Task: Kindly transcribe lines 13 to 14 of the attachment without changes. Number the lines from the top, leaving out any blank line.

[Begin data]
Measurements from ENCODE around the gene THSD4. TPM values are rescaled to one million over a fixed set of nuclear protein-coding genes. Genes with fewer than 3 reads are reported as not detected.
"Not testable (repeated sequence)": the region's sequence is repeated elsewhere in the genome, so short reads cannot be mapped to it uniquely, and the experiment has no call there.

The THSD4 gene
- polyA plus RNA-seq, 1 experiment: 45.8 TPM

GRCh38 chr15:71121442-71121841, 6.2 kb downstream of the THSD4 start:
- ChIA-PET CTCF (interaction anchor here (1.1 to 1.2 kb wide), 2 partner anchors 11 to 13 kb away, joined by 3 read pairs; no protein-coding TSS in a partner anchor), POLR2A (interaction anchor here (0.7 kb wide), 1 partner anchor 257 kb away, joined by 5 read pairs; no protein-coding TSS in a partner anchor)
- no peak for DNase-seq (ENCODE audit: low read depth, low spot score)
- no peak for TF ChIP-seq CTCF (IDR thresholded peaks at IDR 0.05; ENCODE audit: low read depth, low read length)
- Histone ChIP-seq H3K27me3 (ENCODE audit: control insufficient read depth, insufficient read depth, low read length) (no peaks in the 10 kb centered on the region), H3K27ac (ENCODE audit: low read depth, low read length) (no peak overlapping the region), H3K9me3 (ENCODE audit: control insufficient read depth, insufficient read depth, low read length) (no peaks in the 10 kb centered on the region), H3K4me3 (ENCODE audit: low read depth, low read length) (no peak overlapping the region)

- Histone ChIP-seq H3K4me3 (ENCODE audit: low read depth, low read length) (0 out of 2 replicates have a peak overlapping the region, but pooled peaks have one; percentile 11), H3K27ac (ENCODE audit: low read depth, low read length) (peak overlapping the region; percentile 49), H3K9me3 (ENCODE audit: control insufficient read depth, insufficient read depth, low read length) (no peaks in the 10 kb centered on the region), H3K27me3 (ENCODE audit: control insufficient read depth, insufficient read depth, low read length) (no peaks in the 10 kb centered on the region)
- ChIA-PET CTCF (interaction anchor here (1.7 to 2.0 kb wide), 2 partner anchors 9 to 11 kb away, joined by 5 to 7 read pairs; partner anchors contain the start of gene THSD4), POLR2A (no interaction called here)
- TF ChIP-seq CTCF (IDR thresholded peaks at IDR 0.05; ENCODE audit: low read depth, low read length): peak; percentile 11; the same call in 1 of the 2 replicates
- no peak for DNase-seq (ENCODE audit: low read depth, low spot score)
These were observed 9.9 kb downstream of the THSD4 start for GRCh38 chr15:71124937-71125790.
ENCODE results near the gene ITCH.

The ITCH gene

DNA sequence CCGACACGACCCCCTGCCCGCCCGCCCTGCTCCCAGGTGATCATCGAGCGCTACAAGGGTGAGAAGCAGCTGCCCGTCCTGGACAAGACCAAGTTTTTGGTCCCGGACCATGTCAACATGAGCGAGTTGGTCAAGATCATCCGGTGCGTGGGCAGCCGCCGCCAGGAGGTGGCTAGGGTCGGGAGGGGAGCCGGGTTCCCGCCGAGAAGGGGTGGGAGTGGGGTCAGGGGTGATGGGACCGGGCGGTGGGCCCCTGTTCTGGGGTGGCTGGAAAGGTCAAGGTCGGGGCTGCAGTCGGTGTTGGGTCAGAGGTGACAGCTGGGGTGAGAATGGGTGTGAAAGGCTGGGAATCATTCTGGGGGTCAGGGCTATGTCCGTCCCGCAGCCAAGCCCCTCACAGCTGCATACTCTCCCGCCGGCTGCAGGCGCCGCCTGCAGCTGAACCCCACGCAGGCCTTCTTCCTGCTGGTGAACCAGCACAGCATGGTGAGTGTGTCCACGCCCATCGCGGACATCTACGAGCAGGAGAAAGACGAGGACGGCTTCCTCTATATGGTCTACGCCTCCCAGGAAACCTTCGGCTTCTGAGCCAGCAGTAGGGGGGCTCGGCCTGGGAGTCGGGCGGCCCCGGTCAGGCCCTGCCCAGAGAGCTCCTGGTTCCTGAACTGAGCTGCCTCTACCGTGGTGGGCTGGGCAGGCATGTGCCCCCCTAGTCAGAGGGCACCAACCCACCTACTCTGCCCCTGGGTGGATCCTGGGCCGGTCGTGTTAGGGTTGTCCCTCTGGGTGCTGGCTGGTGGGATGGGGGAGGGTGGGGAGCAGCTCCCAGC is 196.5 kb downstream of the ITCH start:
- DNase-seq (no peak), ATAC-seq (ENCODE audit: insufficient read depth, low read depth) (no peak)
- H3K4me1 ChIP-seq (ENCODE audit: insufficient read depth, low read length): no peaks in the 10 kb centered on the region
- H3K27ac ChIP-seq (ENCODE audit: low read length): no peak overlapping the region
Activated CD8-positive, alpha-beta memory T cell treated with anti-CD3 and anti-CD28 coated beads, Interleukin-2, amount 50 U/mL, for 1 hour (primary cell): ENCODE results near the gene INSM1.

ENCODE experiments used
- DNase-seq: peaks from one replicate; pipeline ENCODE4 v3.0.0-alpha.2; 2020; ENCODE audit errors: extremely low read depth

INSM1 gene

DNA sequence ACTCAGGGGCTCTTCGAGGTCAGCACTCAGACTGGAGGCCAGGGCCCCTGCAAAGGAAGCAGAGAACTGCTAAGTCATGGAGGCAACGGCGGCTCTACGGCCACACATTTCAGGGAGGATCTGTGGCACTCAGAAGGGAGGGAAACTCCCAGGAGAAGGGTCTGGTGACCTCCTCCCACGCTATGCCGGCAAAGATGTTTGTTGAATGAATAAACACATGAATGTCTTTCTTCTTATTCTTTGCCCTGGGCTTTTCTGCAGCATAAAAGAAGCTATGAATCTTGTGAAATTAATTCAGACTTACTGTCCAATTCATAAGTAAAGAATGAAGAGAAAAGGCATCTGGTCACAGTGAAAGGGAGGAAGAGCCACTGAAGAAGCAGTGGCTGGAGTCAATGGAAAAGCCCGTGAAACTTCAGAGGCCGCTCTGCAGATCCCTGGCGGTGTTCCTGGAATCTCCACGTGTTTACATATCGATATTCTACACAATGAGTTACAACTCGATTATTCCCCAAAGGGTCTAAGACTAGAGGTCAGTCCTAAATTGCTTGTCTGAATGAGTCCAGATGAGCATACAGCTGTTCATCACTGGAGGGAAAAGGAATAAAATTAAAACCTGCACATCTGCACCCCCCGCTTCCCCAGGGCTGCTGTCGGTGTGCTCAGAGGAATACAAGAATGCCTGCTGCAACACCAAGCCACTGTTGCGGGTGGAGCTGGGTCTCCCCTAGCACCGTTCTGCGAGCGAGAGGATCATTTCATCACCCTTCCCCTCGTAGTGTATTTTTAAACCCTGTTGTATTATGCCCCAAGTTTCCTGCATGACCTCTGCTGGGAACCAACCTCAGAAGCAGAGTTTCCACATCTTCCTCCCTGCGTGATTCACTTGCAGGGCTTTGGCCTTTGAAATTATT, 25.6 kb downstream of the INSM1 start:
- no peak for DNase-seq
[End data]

- no peak for DNase-seq (ENCODE audit: low read depth, low spot score)
These were observed 9.9 kb downstream of the THSD4 start for GRCh38 chr15:71124937-71125790.